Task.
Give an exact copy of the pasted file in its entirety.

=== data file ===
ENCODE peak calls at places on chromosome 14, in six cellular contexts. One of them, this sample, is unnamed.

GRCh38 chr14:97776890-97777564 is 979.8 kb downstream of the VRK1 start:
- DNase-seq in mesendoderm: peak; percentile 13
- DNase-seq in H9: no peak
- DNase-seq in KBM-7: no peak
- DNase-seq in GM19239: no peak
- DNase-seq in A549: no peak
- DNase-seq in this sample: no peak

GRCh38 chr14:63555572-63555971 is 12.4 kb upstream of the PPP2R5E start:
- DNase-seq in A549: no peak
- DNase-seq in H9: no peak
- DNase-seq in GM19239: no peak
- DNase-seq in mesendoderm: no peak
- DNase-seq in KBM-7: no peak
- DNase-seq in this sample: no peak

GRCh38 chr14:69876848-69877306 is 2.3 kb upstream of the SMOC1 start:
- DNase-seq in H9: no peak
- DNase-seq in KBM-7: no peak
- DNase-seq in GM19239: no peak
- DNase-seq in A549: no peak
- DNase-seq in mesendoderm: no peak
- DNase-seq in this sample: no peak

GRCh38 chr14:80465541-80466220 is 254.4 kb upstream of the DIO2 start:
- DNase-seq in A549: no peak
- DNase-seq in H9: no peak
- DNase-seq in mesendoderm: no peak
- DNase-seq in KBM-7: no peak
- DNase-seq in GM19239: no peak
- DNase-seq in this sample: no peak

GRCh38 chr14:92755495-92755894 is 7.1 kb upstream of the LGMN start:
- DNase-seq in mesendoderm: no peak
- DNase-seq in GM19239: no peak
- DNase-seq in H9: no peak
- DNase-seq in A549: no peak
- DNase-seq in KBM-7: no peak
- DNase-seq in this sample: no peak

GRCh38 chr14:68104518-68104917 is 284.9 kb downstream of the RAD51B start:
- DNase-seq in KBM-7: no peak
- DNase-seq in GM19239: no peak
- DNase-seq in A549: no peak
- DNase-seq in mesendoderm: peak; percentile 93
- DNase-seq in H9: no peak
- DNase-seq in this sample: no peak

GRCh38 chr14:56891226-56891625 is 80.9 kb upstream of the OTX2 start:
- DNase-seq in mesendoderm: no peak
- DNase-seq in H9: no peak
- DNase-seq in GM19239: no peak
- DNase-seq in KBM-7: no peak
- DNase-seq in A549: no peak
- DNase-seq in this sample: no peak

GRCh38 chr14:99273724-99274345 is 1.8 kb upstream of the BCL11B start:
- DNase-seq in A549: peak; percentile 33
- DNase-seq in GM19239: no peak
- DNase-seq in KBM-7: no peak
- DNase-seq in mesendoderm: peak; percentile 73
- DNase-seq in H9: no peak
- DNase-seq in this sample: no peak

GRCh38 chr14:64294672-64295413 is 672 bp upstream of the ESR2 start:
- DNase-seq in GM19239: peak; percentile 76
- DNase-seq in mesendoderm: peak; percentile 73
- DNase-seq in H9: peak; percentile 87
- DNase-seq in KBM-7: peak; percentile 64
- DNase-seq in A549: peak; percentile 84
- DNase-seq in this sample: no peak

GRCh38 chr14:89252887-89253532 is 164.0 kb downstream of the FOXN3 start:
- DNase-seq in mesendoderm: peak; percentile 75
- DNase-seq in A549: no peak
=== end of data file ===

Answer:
ENCODE peak calls at places on chromosome 14, in six cellular contexts. One of them, this sample, is unnamed.

GRCh38 chr14:97776890-97777564 is 979.8 kb downstream of the VRK1 start:
- DNase-seq in mesendoderm: peak; percentile 13
- DNase-seq in H9: no peak
- DNase-seq in KBM-7: no peak
- DNase-seq in GM19239: no peak
- DNase-seq in A549: no peak
- DNase-seq in this sample: no peak

GRCh38 chr14:63555572-63555971 is 12.4 kb upstream of the PPP2R5E start:
- DNase-seq in A549: no peak
- DNase-seq in H9: no peak
- DNase-seq in GM19239: no peak
- DNase-seq in mesendoderm: no peak
- DNase-seq in KBM-7: no peak
- DNase-seq in this sample: no peak

GRCh38 chr14:69876848-69877306 is 2.3 kb upstream of the SMOC1 start:
- DNase-seq in H9: no peak
- DNase-seq in KBM-7: no peak
- DNase-seq in GM19239: no peak
- DNase-seq in A549: no peak
- DNase-seq in mesendoderm: no peak
- DNase-seq in this sample: no peak

GRCh38 chr14:80465541-80466220 is 254.4 kb upstream of the DIO2 start:
- DNase-seq in A549: no peak
- DNase-seq in H9: no peak
- DNase-seq in mesendoderm: no peak
- DNase-seq in KBM-7: no peak
- DNase-seq in GM19239: no peak
- DNase-seq in this sample: no peak

GRCh38 chr14:92755495-92755894 is 7.1 kb upstream of the LGMN start:
- DNase-seq in mesendoderm: no peak
- DNase-seq in GM19239: no peak
- DNase-seq in H9: no peak
- DNase-seq in A549: no peak
- DNase-seq in KBM-7: no peak
- DNase-seq in this sample: no peak

GRCh38 chr14:68104518-68104917 is 284.9 kb downstream of the RAD51B start:
- DNase-seq in KBM-7: no peak
- DNase-seq in GM19239: no peak
- DNase-seq in A549: no peak
- DNase-seq in mesendoderm: peak; percentile 93
- DNase-seq in H9: no peak
- DNase-seq in this sample: no peak

GRCh38 chr14:56891226-56891625 is 80.9 kb upstream of the OTX2 start:
- DNase-seq in mesendoderm: no peak
- DNase-seq in H9: no peak
- DNase-seq in GM19239: no peak
- DNase-seq in KBM-7: no peak
- DNase-seq in A549: no peak
- DNase-seq in this sample: no peak

GRCh38 chr14:99273724-99274345 is 1.8 kb upstream of the BCL11B start:
- DNase-seq in A549: peak; percentile 33
- DNase-seq in GM19239: no peak
- DNase-seq in KBM-7: no peak
- DNase-seq in mesendoderm: peak; percentile 73
- DNase-seq in H9: no peak
- DNase-seq in this sample: no peak

GRCh38 chr14:64294672-64295413 is 672 bp upstream of the ESR2 start:
- DNase-seq in GM19239: peak; percentile 76
- DNase-seq in mesendoderm: peak; percentile 73
- DNase-seq in H9: peak; percentile 87
- DNase-seq in KBM-7: peak; percentile 64
- DNase-seq in A549: peak; percentile 84
- DNase-seq in this sample: no peak

GRCh38 chr14:89252887-89253532 is 164.0 kb downstream of the FOXN3 start:
- DNase-seq in mesendoderm: peak; percentile 75
- DNase-seq in A549: no peak